From the "Deadly Dentist" to the "Bandit Queen," discover the true stories of the most infamous criminals to ever roam the Wild West.
In tales from the Old West, there’s nothing more classic than a good guy and a bad guy. So who were some of the Wild West outlaws who robbed, murdered, and gambled their way through the American frontier?
Their stories, motivations, and deeds varied. Doc Holliday vacillated between lawfulness and lawlessness after tuberculosis forced him to reconsider his dental career. Billy the Kid was drawn into life as an outlaw after becoming an orphan. And Belle Starr drifted into a life of crime after the Civil War.
These are the stories of nine Wild West outlaws. Though many led short and violent lives, they all left an enduring mark on the frontier.
The Infamous Wild West Outlaw “Billy The Kid”
Before he became a Wild West outlaw of epic proportions, Billy the Kid was an orphan named Henry McCarty. Born in 1859 in New York City, he lost his father as a young boy, moved west with his mother, and became an orphan by the age of 15. Then, McCarty began his infamous life of crime.
After trying to live on the straight and narrow (one of McCarty’s teachers noted that he was “no more of a problem than any other boy,” according to Legends of America), Billy the Kid started getting in trouble for petty theft. In 1875, he went to jail after stealing clothes from a Chinese laundry.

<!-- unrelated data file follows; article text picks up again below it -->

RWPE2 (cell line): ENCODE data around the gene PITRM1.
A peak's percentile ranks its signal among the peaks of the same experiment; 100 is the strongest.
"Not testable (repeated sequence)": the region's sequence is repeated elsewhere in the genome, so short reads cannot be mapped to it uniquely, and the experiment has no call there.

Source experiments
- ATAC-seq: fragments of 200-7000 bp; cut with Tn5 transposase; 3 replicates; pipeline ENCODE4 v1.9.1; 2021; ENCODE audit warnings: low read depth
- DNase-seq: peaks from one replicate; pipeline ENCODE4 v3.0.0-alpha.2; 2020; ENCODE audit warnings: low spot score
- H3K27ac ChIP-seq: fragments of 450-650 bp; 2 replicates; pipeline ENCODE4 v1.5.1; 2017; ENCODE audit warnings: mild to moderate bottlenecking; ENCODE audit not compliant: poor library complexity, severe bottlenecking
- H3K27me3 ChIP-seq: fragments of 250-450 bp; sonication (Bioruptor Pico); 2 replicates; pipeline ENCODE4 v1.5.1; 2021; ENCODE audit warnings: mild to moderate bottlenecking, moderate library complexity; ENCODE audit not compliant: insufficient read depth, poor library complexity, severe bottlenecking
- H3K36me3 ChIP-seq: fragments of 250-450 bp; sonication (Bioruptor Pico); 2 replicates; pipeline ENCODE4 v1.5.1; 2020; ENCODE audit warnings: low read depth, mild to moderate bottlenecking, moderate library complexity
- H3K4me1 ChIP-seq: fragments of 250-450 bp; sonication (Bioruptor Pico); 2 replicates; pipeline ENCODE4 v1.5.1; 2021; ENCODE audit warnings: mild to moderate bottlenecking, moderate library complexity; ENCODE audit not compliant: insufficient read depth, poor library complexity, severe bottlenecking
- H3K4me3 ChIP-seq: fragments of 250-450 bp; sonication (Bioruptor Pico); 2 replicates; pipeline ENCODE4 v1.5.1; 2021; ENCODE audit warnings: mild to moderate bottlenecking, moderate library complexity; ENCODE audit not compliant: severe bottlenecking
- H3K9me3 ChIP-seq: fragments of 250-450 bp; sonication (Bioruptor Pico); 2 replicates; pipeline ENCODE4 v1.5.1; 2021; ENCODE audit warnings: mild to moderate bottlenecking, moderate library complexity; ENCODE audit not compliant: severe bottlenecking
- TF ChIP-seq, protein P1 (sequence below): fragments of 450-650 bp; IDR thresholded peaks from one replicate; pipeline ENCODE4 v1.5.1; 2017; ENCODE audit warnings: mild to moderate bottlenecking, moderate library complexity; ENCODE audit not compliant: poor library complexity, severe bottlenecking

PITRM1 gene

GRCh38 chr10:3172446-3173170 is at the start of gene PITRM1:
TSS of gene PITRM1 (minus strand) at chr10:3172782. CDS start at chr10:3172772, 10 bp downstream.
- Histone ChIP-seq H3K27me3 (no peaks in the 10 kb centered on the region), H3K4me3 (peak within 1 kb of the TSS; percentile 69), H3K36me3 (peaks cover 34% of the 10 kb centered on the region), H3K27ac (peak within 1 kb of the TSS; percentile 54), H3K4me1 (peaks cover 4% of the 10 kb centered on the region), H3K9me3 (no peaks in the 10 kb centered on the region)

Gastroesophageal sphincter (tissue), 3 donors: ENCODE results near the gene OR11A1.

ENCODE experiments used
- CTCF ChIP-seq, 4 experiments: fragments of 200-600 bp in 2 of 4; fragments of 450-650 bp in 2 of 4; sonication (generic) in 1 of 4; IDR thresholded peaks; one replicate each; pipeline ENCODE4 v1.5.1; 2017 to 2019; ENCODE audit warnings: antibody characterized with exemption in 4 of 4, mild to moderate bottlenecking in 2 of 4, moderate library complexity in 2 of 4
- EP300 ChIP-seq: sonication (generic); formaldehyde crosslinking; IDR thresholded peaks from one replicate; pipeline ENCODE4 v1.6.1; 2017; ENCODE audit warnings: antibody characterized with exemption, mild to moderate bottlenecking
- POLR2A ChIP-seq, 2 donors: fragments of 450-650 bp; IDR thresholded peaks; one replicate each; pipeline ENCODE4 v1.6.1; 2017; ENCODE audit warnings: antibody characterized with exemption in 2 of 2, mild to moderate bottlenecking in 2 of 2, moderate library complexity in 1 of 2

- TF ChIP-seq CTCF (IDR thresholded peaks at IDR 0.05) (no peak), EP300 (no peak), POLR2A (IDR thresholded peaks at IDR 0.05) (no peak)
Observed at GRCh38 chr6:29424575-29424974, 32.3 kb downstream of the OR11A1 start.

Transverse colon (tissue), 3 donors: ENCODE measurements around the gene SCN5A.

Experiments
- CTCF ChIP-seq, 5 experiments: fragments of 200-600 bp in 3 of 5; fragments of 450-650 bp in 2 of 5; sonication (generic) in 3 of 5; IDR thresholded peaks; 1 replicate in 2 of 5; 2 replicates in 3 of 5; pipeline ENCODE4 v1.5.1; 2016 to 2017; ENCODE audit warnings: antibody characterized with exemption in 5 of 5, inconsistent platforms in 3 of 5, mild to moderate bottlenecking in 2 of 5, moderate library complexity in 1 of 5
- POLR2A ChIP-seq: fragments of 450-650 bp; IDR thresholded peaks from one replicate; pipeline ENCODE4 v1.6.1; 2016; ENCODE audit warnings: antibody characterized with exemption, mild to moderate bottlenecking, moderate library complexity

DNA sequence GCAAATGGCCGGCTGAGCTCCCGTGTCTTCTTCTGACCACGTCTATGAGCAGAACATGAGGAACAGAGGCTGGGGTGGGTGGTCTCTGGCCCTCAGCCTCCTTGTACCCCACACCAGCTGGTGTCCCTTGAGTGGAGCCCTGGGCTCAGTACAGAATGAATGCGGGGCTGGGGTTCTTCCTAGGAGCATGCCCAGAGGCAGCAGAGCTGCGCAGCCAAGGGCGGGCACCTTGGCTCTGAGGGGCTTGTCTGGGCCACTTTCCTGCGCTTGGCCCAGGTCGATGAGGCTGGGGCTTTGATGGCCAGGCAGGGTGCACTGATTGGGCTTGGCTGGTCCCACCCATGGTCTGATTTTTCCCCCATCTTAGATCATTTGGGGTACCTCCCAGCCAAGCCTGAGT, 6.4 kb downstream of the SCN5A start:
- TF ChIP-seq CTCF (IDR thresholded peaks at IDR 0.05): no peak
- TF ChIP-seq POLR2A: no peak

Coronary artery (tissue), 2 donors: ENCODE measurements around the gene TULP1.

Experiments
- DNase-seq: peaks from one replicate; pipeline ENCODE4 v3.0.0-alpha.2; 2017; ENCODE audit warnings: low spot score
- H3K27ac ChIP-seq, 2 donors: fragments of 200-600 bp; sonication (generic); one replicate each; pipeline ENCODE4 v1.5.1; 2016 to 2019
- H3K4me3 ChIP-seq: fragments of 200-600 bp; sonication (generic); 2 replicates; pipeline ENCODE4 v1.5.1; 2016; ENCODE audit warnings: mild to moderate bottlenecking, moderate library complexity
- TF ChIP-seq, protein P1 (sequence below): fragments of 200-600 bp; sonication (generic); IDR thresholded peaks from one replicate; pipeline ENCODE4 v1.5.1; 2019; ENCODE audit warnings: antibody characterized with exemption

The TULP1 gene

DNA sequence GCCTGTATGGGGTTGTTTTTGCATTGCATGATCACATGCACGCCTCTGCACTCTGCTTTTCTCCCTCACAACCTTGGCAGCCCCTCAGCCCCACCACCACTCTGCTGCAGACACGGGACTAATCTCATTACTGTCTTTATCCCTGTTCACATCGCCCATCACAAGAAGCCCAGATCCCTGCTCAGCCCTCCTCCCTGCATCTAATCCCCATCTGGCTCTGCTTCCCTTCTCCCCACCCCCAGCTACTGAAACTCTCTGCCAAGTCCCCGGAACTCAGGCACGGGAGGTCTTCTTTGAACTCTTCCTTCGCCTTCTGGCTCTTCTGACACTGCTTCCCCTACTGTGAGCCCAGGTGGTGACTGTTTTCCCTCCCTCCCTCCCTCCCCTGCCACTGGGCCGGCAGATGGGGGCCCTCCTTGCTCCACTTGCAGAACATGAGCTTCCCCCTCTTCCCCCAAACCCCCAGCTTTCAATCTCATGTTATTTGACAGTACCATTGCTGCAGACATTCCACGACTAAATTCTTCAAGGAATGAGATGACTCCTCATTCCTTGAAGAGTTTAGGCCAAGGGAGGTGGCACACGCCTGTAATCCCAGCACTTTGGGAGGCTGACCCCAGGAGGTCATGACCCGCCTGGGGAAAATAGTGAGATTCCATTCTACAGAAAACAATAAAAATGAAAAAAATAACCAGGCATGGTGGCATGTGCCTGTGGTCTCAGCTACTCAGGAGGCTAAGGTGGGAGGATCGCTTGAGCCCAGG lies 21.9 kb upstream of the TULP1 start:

His Wild West story might have ended there, but McCarty escaped jail by climbing up a chimney, according to History. Now officially a fugitive from the law, the teenager leaned into his new outlaw life — and he soon became known for deeds that were far worse than stealing clothing.
Still in his teens, McCarty found work as a cowboy and ranch hand in Arizona — where he earned his nickname “Billy the Kid” for his boyish appearance — and spent his free time drinking, gambling, and stealing horses. Most historians agree that he killed his first man in 1877 when he shot Frank “Windy” Cahill at the Camp Grant Army Post in Arizona. (However, rumors persist that Billy the Kid had also killed Apache Native Americans early on.)
From there, Billy the Kid’s infamy grew. After finding work as a cowboy on John Tunstall’s ranch in Lincoln County, New Mexico, McCarty became a main player in the so-called Lincoln County War, which started after Sheriff William Brady shot Tunstall dead. Billy the Kid and others took their revenge and killed Brady. Despite the chaos, McCarty continued to evade jail.
But by then, McCarty’s days were numbered. After shooting another man, being captured, and receiving a death sentence, he escaped from jail once more. In the process, he killed two lawmen and took off with a stolen horse. Despite the dramatic escape, his life soon came to an end on July 14, 1881. Then, Sheriff Pat Garrett chased him to Fort Sumner, New Mexico — and shot the infamous outlaw to death. Billy the Kid was just 21 years old.